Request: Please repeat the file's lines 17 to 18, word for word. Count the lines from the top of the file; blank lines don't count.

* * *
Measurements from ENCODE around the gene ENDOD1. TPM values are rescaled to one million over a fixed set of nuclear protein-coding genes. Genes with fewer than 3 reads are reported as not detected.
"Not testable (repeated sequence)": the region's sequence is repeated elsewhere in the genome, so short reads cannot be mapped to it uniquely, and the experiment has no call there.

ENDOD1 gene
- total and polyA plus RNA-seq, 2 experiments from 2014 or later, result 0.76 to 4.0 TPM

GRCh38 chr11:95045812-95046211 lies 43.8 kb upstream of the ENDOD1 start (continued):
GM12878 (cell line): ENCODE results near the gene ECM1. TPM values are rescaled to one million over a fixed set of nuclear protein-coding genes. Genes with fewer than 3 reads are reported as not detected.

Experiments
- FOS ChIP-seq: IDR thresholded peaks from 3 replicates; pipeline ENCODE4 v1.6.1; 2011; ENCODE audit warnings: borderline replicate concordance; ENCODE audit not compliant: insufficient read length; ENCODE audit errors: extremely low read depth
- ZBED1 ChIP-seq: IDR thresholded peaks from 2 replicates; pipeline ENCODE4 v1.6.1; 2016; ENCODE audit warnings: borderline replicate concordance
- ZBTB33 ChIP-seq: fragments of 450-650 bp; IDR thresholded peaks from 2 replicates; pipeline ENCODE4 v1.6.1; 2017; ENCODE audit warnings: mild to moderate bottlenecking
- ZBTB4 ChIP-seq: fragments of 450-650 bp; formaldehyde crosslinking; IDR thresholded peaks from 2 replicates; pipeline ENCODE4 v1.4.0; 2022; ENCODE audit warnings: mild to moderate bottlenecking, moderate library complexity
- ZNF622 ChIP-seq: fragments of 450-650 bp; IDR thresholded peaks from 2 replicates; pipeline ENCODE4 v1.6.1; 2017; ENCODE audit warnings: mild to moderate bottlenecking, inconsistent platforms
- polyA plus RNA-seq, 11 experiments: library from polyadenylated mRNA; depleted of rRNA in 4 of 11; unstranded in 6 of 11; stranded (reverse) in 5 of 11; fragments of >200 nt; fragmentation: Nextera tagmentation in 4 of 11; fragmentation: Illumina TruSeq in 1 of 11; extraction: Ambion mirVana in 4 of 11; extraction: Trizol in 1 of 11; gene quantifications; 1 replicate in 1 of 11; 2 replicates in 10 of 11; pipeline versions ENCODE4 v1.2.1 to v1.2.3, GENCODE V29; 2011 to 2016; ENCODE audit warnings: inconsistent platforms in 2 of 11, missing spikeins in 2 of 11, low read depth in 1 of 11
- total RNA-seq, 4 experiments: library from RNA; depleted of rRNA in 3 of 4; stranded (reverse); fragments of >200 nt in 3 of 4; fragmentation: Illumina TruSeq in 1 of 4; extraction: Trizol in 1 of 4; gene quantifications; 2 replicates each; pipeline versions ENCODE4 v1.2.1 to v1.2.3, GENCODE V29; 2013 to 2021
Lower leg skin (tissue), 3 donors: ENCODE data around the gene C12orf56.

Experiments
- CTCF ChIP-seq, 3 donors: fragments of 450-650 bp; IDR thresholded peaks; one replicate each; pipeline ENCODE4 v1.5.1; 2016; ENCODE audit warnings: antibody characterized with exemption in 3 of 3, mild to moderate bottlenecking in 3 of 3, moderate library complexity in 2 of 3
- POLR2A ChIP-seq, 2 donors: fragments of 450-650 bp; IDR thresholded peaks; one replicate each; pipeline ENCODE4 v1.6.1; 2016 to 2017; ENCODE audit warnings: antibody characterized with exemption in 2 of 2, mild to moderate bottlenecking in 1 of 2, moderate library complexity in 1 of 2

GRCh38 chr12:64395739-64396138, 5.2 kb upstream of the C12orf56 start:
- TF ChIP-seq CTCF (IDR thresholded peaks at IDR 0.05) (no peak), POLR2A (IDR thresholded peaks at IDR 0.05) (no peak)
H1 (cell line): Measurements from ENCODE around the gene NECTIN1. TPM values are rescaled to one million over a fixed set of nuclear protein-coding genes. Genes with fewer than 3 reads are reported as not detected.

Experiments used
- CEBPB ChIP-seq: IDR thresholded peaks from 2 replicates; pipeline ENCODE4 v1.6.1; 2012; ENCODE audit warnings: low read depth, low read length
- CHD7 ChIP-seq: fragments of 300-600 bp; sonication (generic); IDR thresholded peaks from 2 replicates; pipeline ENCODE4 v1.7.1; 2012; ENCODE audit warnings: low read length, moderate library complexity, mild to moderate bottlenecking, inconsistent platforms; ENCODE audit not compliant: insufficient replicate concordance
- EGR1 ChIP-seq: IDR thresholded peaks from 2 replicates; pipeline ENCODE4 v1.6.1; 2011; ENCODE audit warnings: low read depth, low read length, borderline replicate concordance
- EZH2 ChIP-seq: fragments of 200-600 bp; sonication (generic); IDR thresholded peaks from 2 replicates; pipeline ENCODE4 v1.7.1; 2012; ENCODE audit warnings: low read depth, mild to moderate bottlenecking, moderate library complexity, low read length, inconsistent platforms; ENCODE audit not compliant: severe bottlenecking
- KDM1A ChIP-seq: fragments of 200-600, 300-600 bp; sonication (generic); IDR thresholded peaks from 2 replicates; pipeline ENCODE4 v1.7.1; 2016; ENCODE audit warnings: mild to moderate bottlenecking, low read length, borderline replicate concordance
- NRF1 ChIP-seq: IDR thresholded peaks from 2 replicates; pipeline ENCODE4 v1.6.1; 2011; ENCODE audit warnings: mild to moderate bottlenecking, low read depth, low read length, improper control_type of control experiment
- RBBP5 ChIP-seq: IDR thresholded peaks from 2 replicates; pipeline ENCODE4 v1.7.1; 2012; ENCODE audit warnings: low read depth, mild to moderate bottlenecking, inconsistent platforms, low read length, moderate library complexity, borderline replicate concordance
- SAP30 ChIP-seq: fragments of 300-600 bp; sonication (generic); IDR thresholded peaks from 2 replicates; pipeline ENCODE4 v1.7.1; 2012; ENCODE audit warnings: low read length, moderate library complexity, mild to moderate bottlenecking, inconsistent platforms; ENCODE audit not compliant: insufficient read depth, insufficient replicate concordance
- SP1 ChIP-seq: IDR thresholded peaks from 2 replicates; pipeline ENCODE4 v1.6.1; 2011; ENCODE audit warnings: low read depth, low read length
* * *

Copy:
- CTCF ChIP-seq, 3 donors: fragments of 450-650 bp; IDR thresholded peaks; one replicate each; pipeline ENCODE4 v1.5.1; 2016; ENCODE audit warnings: antibody characterized with exemption in 3 of 3, mild to moderate bottlenecking in 3 of 3, moderate library complexity in 2 of 3
- POLR2A ChIP-seq, 2 donors: fragments of 450-650 bp; IDR thresholded peaks; one replicate each; pipeline ENCODE4 v1.6.1; 2016 to 2017; ENCODE audit warnings: antibody characterized with exemption in 2 of 2, mild to moderate bottlenecking in 1 of 2, moderate library complexity in 1 of 2